How learning piano benefits the brain. It’s a mystery that is unravelling all the time as we start to understand more about neuroscience.
We all know music is a kind of magic. It has the power to tap directly into our emotions, and ignite our imaginations. It can make us bust a move, or move us to tears, sometimes in the course of a single song. But that’s not all it can do.
There’s growing scientific evidence that shows learning to play an instrument—and piano in particular—can actually make you smarter, happier, and healthier. The cognitive demands of learning piano could help with everything from planning skills and language development to reducing anxiety and even boosting memory!
How Learning Piano Benefits Your Brain
We explore the top ways in which playing the piano and learning this new skill can help your brain and aid your development and cognitive abilities, whether you start at 8 or you start at 80 years of age.
1. Piano Players Are Master Multitaskers
Learning to play piano means teaching your brain how to work on overdrive. Think about all the individual tasks your brain has to perform simultaneously: keeping time, following pitch, forming chords, maintaining posture, and controlling your breath, all while your right and left hands are operating independently from each other while ranging over 88 identical little black and white buttons.
Also, you might be operating the pedals and reading and interpreting sheet music too. Every time you sit down to play the piano, you’re giving your brain a monster workout, exercising your logical, creative, visual, auditory, emotional, and motor functions.
It makes sense, the more you think about it. To be a master pianist you need to reach the stage where you can juggle a lot of tasks, all at once. You build from the basics. For many people, introducing the second hand to their playing proves to be a huge challenge, but once you have this mastered you continue to move onto the next thing (playing more complex patterns, reading music) and you get to the point where the things that once seemed impossible now seem simple. This is just one way in which learning piano benefits your brain.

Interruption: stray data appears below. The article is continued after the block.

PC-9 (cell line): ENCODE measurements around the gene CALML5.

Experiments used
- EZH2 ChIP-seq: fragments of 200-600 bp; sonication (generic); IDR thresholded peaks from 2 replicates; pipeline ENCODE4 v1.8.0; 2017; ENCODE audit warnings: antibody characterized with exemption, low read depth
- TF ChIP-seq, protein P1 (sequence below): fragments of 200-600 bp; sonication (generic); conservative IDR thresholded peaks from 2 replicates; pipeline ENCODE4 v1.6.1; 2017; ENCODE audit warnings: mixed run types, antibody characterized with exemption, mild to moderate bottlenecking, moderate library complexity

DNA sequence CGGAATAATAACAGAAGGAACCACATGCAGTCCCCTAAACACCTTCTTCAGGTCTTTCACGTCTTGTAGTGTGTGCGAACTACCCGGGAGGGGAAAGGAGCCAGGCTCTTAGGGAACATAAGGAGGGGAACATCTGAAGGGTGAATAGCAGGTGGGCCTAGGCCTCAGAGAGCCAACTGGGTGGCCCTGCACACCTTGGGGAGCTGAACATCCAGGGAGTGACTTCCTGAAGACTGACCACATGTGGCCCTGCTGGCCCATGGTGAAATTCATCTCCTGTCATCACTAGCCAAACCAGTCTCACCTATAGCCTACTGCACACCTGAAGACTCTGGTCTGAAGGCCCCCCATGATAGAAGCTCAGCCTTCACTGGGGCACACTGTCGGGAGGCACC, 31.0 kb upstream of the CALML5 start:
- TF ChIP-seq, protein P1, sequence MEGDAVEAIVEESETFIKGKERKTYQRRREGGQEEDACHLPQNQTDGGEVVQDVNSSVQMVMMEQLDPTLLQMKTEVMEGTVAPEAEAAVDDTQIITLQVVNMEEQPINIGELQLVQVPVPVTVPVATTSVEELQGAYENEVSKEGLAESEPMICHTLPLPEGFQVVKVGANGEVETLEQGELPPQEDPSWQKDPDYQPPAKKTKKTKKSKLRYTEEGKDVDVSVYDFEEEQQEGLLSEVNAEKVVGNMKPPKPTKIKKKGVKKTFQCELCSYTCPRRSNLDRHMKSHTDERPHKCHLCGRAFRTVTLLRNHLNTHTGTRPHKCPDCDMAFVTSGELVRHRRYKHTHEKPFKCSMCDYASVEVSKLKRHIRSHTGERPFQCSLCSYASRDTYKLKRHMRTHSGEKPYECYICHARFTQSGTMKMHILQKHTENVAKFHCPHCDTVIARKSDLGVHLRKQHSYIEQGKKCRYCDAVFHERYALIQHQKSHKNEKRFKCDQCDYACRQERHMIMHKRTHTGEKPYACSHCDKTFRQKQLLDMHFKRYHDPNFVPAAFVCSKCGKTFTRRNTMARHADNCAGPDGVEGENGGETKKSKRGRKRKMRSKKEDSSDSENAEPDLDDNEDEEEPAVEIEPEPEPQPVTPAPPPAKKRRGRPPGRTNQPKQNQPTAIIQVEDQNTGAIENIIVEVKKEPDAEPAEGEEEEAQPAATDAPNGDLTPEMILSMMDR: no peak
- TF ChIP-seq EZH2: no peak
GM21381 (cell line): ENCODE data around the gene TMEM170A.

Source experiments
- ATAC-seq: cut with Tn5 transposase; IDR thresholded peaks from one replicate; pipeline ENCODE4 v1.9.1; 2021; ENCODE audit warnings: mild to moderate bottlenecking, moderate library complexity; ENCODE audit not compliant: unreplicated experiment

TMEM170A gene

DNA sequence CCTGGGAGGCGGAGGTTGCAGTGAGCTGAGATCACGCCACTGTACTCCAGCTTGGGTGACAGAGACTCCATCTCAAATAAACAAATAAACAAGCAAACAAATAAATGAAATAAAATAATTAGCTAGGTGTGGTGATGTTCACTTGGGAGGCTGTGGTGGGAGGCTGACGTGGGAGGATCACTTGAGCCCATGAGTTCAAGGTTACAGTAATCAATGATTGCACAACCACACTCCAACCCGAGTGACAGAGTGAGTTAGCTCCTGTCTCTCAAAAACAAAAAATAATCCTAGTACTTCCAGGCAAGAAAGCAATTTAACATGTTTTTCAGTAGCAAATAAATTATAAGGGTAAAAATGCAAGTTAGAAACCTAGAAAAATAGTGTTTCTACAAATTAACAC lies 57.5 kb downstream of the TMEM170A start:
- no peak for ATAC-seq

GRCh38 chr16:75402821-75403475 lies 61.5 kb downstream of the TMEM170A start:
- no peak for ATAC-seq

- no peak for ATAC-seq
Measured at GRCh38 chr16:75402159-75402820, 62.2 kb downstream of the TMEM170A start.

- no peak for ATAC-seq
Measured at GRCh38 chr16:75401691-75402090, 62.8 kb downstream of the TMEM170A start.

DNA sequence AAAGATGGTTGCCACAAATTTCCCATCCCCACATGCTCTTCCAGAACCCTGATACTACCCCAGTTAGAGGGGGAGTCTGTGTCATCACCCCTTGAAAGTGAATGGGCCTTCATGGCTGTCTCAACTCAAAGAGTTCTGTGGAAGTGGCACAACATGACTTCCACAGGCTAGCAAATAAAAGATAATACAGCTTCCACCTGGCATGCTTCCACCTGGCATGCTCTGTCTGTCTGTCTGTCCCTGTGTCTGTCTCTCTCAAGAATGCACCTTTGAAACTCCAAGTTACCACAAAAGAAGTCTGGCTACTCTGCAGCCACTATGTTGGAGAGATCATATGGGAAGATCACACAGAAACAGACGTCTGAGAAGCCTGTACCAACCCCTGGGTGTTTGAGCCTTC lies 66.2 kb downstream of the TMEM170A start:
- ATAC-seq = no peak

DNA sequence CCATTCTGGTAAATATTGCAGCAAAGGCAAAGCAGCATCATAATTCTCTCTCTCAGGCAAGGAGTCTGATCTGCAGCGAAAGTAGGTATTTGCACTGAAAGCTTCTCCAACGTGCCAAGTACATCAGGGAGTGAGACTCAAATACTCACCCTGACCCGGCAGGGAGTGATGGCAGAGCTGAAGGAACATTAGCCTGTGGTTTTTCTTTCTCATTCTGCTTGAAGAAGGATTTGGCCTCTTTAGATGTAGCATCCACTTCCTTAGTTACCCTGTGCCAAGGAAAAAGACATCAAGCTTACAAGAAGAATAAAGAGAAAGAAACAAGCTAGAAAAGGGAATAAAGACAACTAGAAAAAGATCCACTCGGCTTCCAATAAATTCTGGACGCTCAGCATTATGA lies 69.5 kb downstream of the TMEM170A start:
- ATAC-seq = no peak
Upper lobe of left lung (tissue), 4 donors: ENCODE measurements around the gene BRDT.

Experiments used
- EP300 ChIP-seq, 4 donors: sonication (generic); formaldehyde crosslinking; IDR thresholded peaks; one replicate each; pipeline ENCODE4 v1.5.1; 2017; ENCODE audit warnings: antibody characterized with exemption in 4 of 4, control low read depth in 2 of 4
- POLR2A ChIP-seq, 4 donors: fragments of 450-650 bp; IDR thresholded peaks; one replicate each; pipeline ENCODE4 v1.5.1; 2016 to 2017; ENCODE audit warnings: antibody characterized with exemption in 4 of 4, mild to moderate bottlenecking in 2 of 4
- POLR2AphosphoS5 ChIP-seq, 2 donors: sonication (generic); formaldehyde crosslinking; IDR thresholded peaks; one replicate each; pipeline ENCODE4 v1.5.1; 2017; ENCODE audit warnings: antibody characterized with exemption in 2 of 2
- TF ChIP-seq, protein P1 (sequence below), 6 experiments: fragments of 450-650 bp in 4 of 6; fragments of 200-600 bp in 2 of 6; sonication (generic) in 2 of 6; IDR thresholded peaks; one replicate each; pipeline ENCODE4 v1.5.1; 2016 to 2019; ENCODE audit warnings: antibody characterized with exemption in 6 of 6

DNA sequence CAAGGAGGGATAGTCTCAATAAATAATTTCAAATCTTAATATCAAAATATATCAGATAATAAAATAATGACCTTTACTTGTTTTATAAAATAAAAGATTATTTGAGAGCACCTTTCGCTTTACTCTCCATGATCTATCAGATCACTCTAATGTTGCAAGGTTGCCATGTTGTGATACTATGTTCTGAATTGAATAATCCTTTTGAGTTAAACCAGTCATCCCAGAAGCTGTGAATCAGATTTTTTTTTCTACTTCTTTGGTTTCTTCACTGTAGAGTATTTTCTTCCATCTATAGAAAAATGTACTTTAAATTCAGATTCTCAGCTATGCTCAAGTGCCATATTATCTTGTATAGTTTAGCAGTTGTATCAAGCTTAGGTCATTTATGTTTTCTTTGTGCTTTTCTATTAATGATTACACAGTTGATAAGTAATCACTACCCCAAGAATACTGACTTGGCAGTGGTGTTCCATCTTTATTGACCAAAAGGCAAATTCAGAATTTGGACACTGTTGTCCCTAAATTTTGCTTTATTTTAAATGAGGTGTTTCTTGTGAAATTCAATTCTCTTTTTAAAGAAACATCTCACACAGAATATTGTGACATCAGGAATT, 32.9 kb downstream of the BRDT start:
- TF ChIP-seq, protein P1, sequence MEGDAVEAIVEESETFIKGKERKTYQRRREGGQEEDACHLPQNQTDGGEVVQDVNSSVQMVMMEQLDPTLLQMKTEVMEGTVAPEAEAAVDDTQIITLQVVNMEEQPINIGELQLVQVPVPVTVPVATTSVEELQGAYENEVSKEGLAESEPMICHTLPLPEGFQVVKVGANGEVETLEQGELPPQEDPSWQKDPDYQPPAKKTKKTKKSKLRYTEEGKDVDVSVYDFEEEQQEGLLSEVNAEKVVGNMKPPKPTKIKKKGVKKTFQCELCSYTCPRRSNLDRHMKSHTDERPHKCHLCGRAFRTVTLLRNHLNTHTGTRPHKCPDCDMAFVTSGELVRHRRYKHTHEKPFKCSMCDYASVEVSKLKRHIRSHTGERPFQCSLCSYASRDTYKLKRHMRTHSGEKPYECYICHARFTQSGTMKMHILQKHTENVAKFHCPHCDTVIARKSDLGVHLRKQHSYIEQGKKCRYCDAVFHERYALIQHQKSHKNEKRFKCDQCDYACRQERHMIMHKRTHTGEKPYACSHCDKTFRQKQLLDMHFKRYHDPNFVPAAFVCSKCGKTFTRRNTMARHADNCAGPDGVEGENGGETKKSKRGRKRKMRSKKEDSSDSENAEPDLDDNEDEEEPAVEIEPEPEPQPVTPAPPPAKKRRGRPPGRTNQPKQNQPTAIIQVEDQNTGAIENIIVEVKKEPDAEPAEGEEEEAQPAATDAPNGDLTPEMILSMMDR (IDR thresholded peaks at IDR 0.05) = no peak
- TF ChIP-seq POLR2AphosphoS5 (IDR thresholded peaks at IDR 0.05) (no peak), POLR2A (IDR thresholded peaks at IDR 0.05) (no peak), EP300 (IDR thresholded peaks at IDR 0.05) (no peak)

2. Learning Piano Actually Builds Brain Power
The mental demands of the piano are so significant that players’ brains are structured differently than other people’s. Breakthroughs in brain imaging have shown that playing piano strengthens the bridge between the right and left hemispheres of the brain, and makes the connections in the frontal lobe much more efficient. According to Mic that means pianists may have a serious leg up in terms of “problem-solving, language, spontaneity, decision making, and social behavior.”
The exciting thing about the studies into how learning piano benefits your brain is that many of the studies are still relatively new. Who knows what we are going to discover over the next 10-15 years.
A landmark study by Gottfried Schlaug in 1995 looked at the impact of playing the piano before reaching seven years old. It found that the “corpus callosum” or the axons that connect both sides of the brain, was unusually thick in the child pianists. Schlaug’s work had some skeptics to start with, and for one thing, people claimed that there might be a confusion between cause and effect. The corpus callosum might have been bigger initially in those subjects. However, further studies have given yet more insight.
Schlaug studied further, and while at Harvard Medical School was able to observe actual increases in brain capacity and the size of the corpus callosum among children who took up instruments. Specifically, two-handed instruments such as the piano were those that caused the most benefit. Having to play something different with both hands seems to sharpen the mind and build that brainpower.
3. Musicians Really Do Think Outside The Box
Researchers at Vanderbilt University have discovered that musicians are innately proficient in a creative technique they call “divergent thinking, which is the ability to come up with new solutions to open-ended, multifaceted problems.” Their work suggests that because playing music enhances communication between parts of the brain, musicians literally think about complex problems differently, and come up with more creative solutions.
This has benefits far, far beyond just playing instruments. Look at it this way, while a “convergent thinker” will see limited solutions to a problem, a divergent thinker is always looking for creative ways to solve that same issue. This makes convergent thinking extremely valuable to the workplace. It seems farfetched to say, but it is no exaggeration that musicians and pianists may come up with solutions to financial or logical problems that might not be seen by non-musicians.